Ballet to Barbells: Movement Starts from the Trunk

I started my athletic life as a dancer. My mom put me in ballet and tap classes at the tender age of five. 18 years later I stopped dancing to focus my energies on judo, adding in capoeira and CrossFit, followed by weightlifting, and then strongman.

I truly beleive that my dance beginnings gave me the foundation to pick up new sports quickly and to be competitive in them quickly as well.

One part of movement theory that was taught to me right from the barre: movement begins from the trunk.

Every arm gesture should start in the chest and flow out to the fingertips. And every leg extension was to start from the pelvis and extend out to the toes.

Here is a video of the entrechat, a quick beat of the feet where you start in a closed stance, jump up and quickly beat your feet into cross each other and then land with the other foot behind. Actually, just watch the video:




Go on and try that yourself. I'll wait.
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I'm betting it felt more like flailing? Were your knees straight? Were the feet switching as tight as the guy in the video? For most people with no ballet background, they tuck their legs and flail their feet around, and hope for the best.

That's because most people are thinking about their feel at the origin of the movement.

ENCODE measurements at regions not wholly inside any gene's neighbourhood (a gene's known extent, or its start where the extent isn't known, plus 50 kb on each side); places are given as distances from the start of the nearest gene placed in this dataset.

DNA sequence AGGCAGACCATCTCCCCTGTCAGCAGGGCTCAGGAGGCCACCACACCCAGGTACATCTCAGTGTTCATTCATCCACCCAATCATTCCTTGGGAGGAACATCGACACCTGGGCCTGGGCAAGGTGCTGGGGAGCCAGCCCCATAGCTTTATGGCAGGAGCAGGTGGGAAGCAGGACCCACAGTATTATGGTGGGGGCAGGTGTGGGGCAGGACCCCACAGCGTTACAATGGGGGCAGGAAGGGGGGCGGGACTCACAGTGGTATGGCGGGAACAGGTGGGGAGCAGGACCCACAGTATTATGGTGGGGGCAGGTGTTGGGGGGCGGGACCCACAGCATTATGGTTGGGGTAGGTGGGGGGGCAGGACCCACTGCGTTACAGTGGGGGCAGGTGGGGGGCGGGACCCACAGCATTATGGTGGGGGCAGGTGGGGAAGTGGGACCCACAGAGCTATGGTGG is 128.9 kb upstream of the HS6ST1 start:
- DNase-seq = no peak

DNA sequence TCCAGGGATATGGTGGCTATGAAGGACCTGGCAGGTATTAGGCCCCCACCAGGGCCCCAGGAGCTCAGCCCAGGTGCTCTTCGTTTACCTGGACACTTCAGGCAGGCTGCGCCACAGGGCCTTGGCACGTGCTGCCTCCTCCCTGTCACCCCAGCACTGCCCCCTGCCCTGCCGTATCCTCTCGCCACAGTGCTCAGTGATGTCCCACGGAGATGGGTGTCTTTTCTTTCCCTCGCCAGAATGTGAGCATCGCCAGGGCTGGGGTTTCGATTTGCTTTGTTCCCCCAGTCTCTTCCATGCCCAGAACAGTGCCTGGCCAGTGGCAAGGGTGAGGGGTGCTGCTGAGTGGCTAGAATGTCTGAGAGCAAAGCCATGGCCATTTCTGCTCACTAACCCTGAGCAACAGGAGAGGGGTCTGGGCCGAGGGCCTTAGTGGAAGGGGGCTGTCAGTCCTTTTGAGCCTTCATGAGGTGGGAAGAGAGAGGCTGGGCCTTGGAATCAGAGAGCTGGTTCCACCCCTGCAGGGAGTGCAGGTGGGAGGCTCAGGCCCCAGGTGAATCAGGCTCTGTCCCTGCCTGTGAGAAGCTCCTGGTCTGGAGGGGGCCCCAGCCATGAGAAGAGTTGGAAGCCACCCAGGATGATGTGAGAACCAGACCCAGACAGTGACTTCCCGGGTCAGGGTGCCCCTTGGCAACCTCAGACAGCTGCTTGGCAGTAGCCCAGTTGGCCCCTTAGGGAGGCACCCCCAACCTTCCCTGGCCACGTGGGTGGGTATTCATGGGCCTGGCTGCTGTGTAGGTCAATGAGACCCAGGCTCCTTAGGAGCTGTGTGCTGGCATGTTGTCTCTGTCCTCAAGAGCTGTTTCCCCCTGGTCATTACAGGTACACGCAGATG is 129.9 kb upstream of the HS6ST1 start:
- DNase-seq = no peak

I want to challenge you to try it again. But now, you're going to jump in the air the same way you do for a double under: tall torso, long legs, gaze forward. Then, instead of thinking about flapping the feet, you're going to think about beating your upper, inner thigh together.

Try again, I'll wait.
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I'm betting it wasn't great, but it was a much better attempt.

While that move might take quite a bit of practice and coaching to get as effortlessly as the man in the video, to point is that once you focus on originating the movement from closer to the trunk you can actually control it better than when you think about the end of our extremities.

Let's liken this to the overhead squat, or when you catch a snatch.

For many beginners, the balance is wobbly and they often dump the bar forward during the descent or when  standing. I honestly think it's because people are thinking about their arms, how awkward their wrists feel, and where their hands are in relation to their shoulders.

Many times as soon as I tell someone to "think about the support coming from your lats, under your armpits" or "you should feel the support in your back, around your shoulder blades" the bar locks into place. Then, as long as they have the shoulder mobility, they can suddenly support more weight.

So next time you're having trouble locking down a movement or support, try changing the way you think about it. Bring the movement or "energy" back to your trunk and see if you don't find better control.

1) Dem quads
2) His shoulders aren't shrugged up, and look as his lat flex.